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Thursday, January 5, 2012

A Brief Examination of The Jardin des Plantes in Paris in relation to Botanical Watercolors in the Arader Galleries Collection

The Jardin des Plantes used to be 'le Jardin du Roi', 'the King's Gardens', before the French Revolution. In the 17th C. Louis XIII and his younger brother le Duc d'Orléans, both great lovers of flowers but also of painting, encouraged the realization of the first botanical vellums and began the Jardin's collection. They first called upon the talented Nicolas Robert whose works still constitute the heart of the collection today. With the revolution, the King's private collection was made public property and in 1793 his 'Jardins' became the national museum of natural history. Redouté was actually first taught IN the musée by Gérard Van Spaedendonck around that time.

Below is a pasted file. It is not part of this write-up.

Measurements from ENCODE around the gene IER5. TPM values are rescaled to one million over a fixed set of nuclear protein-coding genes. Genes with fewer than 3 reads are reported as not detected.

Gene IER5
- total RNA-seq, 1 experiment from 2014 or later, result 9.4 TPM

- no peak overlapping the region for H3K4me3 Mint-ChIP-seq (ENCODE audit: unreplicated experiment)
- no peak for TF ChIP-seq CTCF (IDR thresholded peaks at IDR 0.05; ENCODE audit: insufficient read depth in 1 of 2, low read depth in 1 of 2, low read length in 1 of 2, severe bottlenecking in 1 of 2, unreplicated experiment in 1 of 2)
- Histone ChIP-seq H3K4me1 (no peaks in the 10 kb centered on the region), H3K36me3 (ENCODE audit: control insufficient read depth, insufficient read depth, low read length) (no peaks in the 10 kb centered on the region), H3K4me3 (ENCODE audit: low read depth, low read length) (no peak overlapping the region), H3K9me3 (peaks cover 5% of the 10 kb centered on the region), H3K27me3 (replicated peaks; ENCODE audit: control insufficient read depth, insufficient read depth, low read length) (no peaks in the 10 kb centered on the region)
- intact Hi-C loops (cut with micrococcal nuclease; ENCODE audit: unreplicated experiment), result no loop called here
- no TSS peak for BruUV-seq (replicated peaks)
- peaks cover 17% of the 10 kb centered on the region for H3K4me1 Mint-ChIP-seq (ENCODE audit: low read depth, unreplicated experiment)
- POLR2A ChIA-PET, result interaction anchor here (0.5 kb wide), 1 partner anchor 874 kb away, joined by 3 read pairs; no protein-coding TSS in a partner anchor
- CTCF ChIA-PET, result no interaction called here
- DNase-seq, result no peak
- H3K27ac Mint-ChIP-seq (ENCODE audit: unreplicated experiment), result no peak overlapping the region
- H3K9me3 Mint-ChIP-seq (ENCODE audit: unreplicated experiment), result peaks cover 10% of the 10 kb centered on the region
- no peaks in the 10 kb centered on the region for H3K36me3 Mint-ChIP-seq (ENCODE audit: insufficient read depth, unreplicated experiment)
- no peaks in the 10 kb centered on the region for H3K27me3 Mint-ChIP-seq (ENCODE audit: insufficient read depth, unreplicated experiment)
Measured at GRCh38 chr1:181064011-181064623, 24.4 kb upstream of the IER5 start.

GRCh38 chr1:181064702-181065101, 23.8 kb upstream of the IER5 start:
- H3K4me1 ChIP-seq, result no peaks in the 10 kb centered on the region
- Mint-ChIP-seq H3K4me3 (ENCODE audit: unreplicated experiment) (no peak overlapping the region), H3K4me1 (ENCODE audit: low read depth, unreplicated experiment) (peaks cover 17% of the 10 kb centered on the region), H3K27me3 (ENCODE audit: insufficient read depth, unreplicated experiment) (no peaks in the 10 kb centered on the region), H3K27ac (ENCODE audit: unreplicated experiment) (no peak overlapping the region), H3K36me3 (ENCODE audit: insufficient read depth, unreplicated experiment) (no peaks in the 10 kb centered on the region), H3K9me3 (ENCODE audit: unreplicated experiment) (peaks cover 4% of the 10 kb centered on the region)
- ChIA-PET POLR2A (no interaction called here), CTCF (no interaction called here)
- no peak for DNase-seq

Below are only two extraordinary examples from the Arader Galleries collection by each artist. Inquire to learn more about our inventory at grahamarader@gmail.com or 212-628-3668

Nicolas Robert (1614-1685)
Flowering cactus plant
Vellum size: 17 x 12 1/2 inches
Frame size: 27 x 22 1/8 inches
Watercolor on vellum with gold fillet
Paris, ca. 1670

 Pierre-Joseph Redouté (1759-1840)
Heliconia humilis (Lobster Claw)
Vellum size: 18 1/2” x 13”; framed size: 25 1/4” x 19 5/8”
Country of Origin: South America

Literature: Marianne Roland Michel, The Floral Art of Pierre-Joseph Redoute, Exh. Cat., Bruce Museum (Greenwich, Connecticut, 2002), 77

Exhibitions: The Floral Art of Pierre-Joseph Redoute, Bruce Museum, Greenwich (2002); Kimbell Art Museum, Fort Worth, Texas (2002-2003) 

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